distinct preference for action flicks. Speaking of which, here's a
chance to give a little tip for the guys: although this is generally
referred to as a "chick flick", the screen is filled with the presence
of 2 beautiful women throughout the film. Watch out for the young Abbie
Cornish (who appears in a brief nude sequence, so don't blink) and for
the arousing french actress Marion Cotillard as Crowe's love interest
throughout the film.
As it's title may imply, "A Good Year" is just that: a good film by Ridley Scott. It's tone reminded me of Scott's Matchstick Men and it's premise is similar to Under the Tuscan Sun. Nonetheless, despite the similarities, Scott managed to create something new and different in this movie, muchly thanks to it's rich plot, vivid characters and breathtaking landscape, that build up an enchanting European atmosphere that allows you to wander off to France for some enjoyable 118 minutes.
The plot follows Maximillian Skinner (Crowe), a young and bright manager in the British stock market that has low morals which bring him high financial results. He's cocky and arrogant, and like all characters that appear in films of this nature, his life is about to change dramatically. This occurs one sunny day when he finds out his Uncle Henry (Albert Finney, who appears in flashbacks throughout the film) has passed away and left him his heritage: a vineyard in Provence, France. Skinner immediately realizes the financial value of the property and boards the first plane to the colorful valley. Arriving there, he is filled with childhood memories through which we see Henry teaching his young oprhan nephew Max (Freddy Highmore, "Charlie and the Chocolate Factory") the values of life. Meanwhile, the plot thickens when a young attractive American girl arrives, claiming she's Henry's long lost daughter and posing a threat to Henry's inheritance. When problems at work force him into a for-longed leaf of absence, he falls in love with a local French woman and starts unveiling the secrets of the vineyard.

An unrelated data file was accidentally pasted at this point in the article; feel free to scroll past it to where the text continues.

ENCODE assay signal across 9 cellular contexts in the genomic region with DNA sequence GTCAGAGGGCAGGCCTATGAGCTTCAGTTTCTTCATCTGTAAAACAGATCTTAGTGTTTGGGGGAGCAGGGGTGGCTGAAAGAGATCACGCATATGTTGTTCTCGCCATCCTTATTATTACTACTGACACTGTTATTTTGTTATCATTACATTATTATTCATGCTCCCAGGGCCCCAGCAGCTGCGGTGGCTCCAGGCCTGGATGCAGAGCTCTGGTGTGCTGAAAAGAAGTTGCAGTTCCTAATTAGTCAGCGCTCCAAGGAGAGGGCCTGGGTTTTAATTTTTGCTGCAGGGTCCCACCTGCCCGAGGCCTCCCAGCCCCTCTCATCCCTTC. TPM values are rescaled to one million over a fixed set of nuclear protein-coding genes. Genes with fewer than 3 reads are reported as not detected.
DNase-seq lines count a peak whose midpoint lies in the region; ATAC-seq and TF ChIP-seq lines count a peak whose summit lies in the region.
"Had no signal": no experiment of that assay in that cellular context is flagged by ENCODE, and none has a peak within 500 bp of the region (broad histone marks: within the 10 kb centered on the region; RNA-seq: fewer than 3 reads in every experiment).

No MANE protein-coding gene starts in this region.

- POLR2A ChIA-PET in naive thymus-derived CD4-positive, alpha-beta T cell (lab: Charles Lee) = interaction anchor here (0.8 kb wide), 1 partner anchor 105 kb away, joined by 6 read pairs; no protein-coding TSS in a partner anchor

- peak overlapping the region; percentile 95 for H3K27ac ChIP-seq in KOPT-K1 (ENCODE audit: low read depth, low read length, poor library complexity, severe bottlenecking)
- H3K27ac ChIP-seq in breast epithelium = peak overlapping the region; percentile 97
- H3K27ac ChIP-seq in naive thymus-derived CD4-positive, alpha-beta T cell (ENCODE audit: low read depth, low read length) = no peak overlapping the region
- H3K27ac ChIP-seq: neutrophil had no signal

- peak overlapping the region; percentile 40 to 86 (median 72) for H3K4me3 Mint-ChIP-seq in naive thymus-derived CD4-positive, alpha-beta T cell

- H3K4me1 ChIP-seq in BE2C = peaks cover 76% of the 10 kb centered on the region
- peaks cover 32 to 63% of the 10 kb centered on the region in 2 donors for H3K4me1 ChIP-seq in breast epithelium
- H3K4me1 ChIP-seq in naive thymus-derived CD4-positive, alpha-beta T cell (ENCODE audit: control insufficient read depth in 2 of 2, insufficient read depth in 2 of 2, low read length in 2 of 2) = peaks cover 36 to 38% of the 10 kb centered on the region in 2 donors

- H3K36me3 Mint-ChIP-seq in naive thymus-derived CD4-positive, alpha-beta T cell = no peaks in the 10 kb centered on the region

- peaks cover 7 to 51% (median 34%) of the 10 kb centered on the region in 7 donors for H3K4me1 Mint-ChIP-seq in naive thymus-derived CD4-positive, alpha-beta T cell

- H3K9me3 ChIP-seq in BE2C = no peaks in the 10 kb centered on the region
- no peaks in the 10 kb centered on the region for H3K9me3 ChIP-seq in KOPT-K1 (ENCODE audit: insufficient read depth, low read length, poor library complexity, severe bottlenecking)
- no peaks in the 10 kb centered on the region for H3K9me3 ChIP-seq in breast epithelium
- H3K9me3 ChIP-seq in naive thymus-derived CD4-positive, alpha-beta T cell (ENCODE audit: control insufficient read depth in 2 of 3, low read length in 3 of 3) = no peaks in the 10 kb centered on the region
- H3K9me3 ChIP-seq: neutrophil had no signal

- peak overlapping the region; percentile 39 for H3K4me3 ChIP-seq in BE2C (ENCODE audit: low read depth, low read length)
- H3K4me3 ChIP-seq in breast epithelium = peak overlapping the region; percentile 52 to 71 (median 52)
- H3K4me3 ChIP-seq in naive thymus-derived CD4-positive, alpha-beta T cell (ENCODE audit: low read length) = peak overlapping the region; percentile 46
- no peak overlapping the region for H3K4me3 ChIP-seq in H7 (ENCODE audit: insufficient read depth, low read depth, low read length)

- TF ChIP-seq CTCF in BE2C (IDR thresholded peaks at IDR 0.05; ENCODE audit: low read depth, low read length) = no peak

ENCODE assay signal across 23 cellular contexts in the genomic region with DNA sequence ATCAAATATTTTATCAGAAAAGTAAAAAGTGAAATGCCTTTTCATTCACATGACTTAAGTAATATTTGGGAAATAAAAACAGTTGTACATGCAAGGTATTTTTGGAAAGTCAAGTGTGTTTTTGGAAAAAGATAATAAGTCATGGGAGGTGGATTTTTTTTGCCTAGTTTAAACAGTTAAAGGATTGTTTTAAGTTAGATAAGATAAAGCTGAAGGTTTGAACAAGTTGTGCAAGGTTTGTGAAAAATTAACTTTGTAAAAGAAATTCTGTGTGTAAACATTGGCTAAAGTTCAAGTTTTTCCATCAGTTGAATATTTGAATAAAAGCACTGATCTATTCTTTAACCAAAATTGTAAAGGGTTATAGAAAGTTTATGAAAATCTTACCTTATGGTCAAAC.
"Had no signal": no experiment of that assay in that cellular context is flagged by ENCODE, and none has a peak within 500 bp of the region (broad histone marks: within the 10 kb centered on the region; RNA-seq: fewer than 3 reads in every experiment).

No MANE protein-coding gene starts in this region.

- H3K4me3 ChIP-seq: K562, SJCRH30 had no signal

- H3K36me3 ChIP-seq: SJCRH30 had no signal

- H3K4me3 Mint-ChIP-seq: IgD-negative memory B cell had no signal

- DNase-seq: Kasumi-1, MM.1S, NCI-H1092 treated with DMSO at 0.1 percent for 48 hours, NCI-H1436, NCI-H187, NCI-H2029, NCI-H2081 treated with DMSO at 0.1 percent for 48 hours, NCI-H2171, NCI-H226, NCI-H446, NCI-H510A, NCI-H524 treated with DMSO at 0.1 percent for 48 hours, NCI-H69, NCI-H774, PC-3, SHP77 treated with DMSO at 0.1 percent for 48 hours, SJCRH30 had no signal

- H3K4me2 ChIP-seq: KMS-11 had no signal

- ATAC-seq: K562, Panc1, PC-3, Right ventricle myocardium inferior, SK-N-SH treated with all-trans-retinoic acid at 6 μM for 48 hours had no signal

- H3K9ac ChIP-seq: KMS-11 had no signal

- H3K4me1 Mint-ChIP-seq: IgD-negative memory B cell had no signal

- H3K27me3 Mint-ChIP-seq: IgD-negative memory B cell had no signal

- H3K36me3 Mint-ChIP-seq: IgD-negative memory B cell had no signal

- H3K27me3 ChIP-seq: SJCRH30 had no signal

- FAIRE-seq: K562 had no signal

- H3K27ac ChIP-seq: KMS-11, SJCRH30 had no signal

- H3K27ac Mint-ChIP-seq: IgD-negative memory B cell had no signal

I gave it 8 out of 10, for it is a good way to spend a matinée or an evening with your partner.